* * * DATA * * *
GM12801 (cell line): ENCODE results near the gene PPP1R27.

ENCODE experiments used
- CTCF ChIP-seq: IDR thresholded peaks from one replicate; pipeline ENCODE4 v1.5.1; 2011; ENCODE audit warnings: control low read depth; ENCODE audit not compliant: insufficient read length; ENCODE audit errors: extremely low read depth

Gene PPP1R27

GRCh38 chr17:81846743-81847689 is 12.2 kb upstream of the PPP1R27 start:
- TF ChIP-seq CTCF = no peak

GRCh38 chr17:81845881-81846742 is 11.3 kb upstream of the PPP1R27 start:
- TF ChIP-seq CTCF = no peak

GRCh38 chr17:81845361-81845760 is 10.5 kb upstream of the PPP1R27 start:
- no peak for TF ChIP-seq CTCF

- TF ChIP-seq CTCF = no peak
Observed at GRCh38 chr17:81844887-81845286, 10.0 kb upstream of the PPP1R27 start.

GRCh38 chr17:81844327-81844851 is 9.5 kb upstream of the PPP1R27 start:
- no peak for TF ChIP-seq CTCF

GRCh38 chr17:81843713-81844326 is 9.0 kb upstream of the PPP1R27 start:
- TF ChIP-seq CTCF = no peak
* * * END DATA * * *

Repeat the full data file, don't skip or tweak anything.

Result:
GM12801 (cell line): ENCODE results near the gene PPP1R27.

ENCODE experiments used
- CTCF ChIP-seq: IDR thresholded peaks from one replicate; pipeline ENCODE4 v1.5.1; 2011; ENCODE audit warnings: control low read depth; ENCODE audit not compliant: insufficient read length; ENCODE audit errors: extremely low read depth

Gene PPP1R27

GRCh38 chr17:81846743-81847689 is 12.2 kb upstream of the PPP1R27 start:
- TF ChIP-seq CTCF = no peak

GRCh38 chr17:81845881-81846742 is 11.3 kb upstream of the PPP1R27 start:
- TF ChIP-seq CTCF = no peak

GRCh38 chr17:81845361-81845760 is 10.5 kb upstream of the PPP1R27 start:
- no peak for TF ChIP-seq CTCF

- TF ChIP-seq CTCF = no peak
Observed at GRCh38 chr17:81844887-81845286, 10.0 kb upstream of the PPP1R27 start.

GRCh38 chr17:81844327-81844851 is 9.5 kb upstream of the PPP1R27 start:
- no peak for TF ChIP-seq CTCF

GRCh38 chr17:81843713-81844326 is 9.0 kb upstream of the PPP1R27 start:
- TF ChIP-seq CTCF = no peak